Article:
THREE intrepid fundraisers scaled the heights in a 24-hour dash to raise hundreds of pounds for a schoolgirl who is battling a rare bone disorder.
Andrew Parkes, 35, Kev Powell, 37 and Kev’s 11-year-old son Bailey have just returned from completing the Three Peaks Challenge in which they tackled the highest mountains in England, Scotland and Wales.
The trio raised £1,500 to fund research into Fibrodysplasia Ossificans Progressiva (FOP), a condition suffered by five-year-old Hartlepool youngster Jasmine Sanderson, the five-year-old daughter of Andrew’s cousin, Kelly, 33.
Former soldier Andrew, who lives in Weymouth, Kev, who lives in Ridlington Way, Hartlepool, and Bailey, covered 1,200 miles in their mad dash to scale all three mountains.
They set off from Hartlepool on Friday lunchtime and started the climb up the 4,409ft Ben Nevis at 8pm. Despite torrential rain they reached the top and were back at the foot of the mountain inside five hours.
“It absolutely bounced down all night,” said Kev, who also has a nine-month-old son called Zachery with partner Emily Brogden, 32.
“You couldn’t see a thing, it was that dark”, added Kev, who climbed Ben Nevis last year to raise money for Springwell Primary School, where Bailey was a pupil.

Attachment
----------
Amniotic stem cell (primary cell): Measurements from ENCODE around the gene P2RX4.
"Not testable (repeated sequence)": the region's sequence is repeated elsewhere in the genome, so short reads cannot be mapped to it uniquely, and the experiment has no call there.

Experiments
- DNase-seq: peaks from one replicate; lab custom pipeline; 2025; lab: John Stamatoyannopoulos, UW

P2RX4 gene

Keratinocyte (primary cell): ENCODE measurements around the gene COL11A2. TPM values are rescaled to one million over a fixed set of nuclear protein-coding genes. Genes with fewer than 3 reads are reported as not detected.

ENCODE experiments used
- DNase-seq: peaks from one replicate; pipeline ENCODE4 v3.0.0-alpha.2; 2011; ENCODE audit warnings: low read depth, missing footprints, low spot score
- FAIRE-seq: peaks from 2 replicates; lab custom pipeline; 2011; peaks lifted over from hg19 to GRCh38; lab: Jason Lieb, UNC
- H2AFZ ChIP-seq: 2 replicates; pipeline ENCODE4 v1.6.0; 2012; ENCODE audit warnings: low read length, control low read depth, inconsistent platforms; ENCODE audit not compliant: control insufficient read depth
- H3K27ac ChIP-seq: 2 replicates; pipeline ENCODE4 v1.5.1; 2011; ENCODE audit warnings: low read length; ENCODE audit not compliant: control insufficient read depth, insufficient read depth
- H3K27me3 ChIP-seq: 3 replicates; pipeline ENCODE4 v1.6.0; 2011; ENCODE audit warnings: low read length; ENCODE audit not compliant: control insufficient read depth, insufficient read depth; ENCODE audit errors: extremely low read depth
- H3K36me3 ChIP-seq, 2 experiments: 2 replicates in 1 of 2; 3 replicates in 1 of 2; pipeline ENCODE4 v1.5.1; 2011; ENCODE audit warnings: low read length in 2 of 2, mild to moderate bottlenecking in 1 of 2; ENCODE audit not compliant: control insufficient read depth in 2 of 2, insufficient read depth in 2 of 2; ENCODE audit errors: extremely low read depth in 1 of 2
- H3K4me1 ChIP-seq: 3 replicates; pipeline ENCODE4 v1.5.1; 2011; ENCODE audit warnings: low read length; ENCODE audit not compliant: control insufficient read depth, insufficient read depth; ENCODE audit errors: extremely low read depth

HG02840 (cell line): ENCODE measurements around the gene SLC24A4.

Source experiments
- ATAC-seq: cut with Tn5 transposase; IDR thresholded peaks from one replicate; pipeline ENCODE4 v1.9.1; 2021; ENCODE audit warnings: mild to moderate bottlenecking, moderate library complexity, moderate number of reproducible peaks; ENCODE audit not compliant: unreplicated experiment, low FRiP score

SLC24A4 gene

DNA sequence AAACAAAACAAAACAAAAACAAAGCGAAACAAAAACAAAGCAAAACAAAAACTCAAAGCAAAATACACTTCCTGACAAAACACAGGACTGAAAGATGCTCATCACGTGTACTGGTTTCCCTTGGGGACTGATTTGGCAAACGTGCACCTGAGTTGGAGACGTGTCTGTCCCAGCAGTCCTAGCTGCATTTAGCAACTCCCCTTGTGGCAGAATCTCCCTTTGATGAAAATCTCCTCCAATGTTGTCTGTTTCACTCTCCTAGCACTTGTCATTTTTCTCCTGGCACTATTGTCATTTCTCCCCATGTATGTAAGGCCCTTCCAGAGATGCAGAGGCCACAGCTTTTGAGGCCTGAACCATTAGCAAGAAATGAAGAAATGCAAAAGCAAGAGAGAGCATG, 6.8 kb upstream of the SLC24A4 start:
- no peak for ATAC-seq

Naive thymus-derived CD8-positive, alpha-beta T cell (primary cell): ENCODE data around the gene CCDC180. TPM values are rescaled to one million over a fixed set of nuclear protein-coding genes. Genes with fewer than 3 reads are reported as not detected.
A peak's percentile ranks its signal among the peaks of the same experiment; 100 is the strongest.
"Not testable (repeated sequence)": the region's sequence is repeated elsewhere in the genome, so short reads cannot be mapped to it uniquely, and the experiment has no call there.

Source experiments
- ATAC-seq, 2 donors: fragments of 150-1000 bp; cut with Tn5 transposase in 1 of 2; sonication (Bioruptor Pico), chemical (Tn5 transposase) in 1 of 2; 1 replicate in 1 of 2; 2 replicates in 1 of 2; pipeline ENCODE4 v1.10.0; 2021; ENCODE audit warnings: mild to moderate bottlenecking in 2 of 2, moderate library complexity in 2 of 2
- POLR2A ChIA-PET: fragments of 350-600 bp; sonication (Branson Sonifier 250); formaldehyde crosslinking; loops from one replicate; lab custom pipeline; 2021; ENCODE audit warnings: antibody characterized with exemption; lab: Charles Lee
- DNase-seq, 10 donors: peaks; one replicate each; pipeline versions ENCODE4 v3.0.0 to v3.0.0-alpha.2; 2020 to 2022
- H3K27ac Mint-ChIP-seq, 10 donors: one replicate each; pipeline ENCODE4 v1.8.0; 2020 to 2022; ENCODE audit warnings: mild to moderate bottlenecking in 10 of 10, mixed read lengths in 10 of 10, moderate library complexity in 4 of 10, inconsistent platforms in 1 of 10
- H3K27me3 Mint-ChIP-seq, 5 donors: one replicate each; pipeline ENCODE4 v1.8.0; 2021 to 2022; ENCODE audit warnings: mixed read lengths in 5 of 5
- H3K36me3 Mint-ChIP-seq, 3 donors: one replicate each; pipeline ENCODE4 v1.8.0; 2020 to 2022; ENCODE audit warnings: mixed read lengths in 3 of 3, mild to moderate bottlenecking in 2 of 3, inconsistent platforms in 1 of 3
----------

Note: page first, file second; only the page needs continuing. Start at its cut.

Then they were straight in the car, driven by Andrew Humphrey, 30, to head to the Lake District.
They set off from the bottom of the 3,209ft Scafell Pike at 7am and got to the top two hours and 50 minutes later.
Andrew then drove the trio to Mount Snowdon, in Wales, where it took them four hours to get up and down the mountain.
The friends were back home by 1am on Sunday to nurse their aching limbs.
Kev, who gave up smoking five months ago to help with the feat, said: “I can’t walk, but Bailey went straight back to school on Monday.”
Jasmine was just 19 months old when she was diagnosed with FOP, which affects just one in two million people.
The rare condition causes bones to grow over tendons, ligaments, joints and muscles and the growths can lock into place at any point.
The race is on to find £120,000 by February to continue to fund research.